A spectacular show of support
Cripple Creek, Colo., Aug. 17–19—As has become the norm, thousands of U.S. military veterans, and the people who love and support them, swarmed over Tenderfoot Pass and into Cripple Creek, Colorado—most of them astride motorcycles. The 26th annual Salute to American Veterans Rally proved once again that the rally has a life of its own, and continues to be the premier motorcycle event in Colorado. More than 25,000 people packed the streets of the historic mining town over three days to take part in a series of events recognizing U.S. veterans, relax in a small mountain town, and enjoy the company of like-minded, motorcycle-loving people.
One of the reasons that the event has become so popular is because it is so well organized. Things run like clockwork year after year. There are never any issues (other than traffic related) that involve the police or fire department. In fact, over the 26 years of the rally, Cripple Creek Police has department recorded only one arrest of a rally attendee. Compare that to most multi-day bike rallies and the term “sacred ground,” when applied to Cripple Creek, holds water.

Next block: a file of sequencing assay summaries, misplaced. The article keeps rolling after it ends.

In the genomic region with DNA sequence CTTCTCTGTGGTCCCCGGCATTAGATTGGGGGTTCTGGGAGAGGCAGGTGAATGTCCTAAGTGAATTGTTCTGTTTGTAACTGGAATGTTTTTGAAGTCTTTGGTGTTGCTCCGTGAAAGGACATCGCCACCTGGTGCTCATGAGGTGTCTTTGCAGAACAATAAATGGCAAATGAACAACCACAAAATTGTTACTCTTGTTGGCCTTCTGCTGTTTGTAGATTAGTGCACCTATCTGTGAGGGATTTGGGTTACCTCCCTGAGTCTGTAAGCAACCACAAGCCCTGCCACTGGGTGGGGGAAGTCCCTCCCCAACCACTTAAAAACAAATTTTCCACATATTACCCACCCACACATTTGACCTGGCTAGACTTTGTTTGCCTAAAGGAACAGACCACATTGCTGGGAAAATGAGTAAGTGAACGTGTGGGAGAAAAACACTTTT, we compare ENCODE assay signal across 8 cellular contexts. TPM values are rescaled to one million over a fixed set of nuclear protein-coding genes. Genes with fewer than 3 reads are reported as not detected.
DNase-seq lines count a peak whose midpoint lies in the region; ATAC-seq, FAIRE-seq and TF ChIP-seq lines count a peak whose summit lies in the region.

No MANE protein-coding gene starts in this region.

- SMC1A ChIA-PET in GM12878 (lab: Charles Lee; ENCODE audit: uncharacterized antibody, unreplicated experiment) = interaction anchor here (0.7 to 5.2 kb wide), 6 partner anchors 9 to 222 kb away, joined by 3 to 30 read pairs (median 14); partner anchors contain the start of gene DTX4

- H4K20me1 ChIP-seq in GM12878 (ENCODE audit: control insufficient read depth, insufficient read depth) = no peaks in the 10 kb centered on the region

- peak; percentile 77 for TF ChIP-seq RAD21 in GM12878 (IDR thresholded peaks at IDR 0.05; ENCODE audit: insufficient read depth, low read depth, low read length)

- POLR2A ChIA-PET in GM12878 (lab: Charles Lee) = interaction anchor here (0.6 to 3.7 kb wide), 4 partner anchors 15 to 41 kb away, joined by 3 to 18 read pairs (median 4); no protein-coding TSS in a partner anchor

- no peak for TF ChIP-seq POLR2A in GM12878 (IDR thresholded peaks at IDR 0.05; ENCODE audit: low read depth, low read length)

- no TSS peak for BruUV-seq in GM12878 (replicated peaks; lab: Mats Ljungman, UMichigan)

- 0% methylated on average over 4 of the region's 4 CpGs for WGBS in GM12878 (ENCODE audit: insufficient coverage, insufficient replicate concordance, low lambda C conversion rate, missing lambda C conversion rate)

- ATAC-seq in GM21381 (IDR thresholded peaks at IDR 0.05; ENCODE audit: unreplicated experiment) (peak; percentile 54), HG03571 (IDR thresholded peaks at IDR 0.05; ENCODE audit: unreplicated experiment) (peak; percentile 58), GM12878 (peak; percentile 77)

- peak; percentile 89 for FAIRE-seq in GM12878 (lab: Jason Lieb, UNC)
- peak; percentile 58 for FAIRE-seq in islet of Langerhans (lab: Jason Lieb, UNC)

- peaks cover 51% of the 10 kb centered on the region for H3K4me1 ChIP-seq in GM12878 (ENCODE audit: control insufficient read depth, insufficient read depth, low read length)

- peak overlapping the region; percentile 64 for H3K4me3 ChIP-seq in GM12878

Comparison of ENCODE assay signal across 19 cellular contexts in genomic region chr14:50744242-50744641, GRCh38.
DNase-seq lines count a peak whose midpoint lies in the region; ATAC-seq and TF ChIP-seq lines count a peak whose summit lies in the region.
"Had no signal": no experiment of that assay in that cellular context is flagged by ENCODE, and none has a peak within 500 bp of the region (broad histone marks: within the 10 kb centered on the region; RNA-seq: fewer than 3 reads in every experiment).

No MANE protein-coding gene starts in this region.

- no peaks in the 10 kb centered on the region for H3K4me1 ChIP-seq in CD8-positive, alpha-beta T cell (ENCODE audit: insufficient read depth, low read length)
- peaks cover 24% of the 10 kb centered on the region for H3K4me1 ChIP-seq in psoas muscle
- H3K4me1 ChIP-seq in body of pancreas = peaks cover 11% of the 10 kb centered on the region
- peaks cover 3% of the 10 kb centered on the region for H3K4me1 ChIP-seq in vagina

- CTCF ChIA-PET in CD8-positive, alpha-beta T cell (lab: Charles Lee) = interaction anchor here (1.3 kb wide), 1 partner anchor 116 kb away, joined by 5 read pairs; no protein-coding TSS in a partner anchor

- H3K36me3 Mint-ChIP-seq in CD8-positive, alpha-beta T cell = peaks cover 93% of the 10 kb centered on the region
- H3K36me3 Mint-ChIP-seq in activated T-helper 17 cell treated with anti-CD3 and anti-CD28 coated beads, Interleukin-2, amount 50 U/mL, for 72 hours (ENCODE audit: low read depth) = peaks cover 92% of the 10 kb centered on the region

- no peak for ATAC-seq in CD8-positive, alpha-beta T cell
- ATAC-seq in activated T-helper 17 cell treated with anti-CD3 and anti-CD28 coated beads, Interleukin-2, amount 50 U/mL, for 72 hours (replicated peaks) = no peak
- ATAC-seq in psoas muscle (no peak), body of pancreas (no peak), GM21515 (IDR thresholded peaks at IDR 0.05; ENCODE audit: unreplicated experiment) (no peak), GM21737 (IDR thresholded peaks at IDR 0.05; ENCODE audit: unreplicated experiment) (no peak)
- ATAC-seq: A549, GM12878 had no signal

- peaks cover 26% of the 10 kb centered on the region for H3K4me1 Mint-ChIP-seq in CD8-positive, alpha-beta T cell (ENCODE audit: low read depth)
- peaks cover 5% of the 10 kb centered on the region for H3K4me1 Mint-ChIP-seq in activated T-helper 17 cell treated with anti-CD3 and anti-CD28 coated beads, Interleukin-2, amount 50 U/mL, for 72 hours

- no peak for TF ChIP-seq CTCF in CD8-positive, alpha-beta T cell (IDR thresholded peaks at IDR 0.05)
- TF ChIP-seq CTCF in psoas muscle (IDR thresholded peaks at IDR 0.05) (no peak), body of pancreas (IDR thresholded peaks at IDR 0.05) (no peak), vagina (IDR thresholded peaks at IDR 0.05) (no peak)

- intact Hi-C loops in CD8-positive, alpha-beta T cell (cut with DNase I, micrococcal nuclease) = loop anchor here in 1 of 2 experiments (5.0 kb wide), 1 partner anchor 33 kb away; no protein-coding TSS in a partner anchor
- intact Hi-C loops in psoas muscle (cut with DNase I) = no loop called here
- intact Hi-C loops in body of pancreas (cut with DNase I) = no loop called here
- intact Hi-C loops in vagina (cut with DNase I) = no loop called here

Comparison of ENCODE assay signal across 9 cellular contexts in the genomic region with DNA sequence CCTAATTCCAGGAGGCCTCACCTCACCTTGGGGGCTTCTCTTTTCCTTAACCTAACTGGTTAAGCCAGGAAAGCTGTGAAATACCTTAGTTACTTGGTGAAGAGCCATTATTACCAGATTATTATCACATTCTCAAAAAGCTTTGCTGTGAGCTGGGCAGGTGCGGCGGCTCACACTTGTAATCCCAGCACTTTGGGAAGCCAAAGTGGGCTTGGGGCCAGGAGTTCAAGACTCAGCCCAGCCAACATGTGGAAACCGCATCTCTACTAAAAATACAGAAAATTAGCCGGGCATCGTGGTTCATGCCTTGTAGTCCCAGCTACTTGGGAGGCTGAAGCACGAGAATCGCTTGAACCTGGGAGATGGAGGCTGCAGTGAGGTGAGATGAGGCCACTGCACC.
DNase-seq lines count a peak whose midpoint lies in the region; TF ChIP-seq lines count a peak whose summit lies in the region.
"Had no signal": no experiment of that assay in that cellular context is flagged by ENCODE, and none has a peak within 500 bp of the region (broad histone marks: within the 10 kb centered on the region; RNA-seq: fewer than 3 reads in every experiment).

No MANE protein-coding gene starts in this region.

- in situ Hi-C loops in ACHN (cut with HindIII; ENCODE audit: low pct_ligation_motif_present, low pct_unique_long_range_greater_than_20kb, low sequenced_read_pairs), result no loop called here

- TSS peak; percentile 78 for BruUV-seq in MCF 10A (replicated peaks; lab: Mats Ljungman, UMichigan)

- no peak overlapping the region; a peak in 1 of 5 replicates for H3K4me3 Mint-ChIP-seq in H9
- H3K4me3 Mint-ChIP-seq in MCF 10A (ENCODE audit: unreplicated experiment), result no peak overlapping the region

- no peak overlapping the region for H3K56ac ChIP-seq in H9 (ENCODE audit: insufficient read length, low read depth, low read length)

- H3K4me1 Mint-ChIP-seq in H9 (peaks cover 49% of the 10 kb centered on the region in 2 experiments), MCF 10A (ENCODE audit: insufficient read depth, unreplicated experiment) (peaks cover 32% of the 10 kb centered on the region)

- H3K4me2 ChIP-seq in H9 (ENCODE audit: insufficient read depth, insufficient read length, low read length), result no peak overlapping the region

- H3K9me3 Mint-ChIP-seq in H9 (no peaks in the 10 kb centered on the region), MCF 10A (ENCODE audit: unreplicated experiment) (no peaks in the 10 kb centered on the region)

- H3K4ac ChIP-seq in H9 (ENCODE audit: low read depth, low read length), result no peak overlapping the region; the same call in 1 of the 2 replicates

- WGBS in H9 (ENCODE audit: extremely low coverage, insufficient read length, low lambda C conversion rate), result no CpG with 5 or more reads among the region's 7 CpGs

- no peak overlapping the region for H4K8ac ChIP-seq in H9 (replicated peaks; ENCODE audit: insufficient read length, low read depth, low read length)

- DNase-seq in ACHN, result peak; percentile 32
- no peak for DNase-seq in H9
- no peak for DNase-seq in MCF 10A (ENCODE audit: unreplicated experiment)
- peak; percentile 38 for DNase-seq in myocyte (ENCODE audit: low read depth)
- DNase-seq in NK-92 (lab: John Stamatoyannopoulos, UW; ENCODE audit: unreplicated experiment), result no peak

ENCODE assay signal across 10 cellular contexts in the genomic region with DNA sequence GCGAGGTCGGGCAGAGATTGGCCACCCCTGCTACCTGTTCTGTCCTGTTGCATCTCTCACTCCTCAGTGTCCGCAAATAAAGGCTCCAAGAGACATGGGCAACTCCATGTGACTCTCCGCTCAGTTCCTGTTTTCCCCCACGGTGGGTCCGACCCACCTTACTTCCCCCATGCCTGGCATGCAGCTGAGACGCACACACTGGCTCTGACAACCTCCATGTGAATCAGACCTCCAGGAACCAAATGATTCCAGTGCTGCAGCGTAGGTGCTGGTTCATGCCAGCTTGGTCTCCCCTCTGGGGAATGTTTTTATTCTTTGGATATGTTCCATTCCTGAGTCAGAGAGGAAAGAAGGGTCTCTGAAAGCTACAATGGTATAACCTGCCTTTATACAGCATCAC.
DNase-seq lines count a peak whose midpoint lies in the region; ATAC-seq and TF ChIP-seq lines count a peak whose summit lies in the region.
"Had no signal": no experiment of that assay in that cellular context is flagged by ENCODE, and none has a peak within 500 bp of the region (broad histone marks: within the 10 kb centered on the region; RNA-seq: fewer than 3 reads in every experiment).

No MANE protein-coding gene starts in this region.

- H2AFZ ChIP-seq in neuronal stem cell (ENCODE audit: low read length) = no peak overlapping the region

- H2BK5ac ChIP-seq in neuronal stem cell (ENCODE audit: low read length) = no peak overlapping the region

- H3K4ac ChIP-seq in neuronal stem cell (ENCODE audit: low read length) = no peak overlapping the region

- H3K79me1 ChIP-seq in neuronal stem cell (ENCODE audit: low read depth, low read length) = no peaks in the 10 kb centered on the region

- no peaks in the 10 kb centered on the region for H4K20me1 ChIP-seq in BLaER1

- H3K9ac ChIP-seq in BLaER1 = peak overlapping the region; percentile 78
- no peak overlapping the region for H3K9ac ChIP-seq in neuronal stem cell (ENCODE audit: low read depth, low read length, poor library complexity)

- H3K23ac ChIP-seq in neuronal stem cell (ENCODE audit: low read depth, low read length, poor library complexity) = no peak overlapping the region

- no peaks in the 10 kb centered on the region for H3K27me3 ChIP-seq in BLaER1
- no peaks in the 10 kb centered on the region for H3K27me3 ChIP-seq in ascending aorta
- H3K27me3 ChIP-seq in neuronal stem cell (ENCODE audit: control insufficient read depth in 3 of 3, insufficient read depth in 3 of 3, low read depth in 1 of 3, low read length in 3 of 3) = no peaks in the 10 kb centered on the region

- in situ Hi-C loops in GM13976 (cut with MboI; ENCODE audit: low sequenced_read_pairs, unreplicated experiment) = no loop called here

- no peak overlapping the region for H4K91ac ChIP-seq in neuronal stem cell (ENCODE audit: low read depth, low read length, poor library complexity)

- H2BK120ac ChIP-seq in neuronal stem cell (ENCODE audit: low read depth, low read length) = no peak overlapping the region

The 31st annual POW/MIA Recognition Ride from Woodland Park to Cripple Creek saw about 1,300 official participants on about 1,000 bikes, but as usual, large numbers of riders jumped in to join the ride once it was underway, although organizers try to discourage people from doing that. Revamping the ride last winter with the City of Woodland Park really helped the ride, making everything go more smoothly. Residents seem happy to be a bigger part of the event, and the Brotherhood of Veterans motorcycle group, the Colorado Patriot Guard Riders and the Colorado American Legion Riders really stepped up to help in a big way this year to help the Kansas Legion Riders in the staging area.
Light rain, and the fact that the Front Range was overcast and chilly with threats of rain, impacted rally attendance. The rally itself had one of the driest years in recent memory.
At the rally, low-key fundraising efforts resulted in a check for $3,000 from the Veterans Rally Committee being presented to Vets 4 Vets, a group working to take homeless veterans off the street and keeping them off for good, getting them jobs and housing. Additionally, a collection of over $1,600 was taken up for local Vietnam veteran Chip Huffman. Chip has some severe breathing problems as a result of being exposed to Agent Orange in Vietnam. He needs a small oxygen compressor and the portable units are not available through the VA. The rally partnered with the Cripple Creek’s Elks Lodge and the American Legion Post 171 in Cripple Creek to help raise the funds.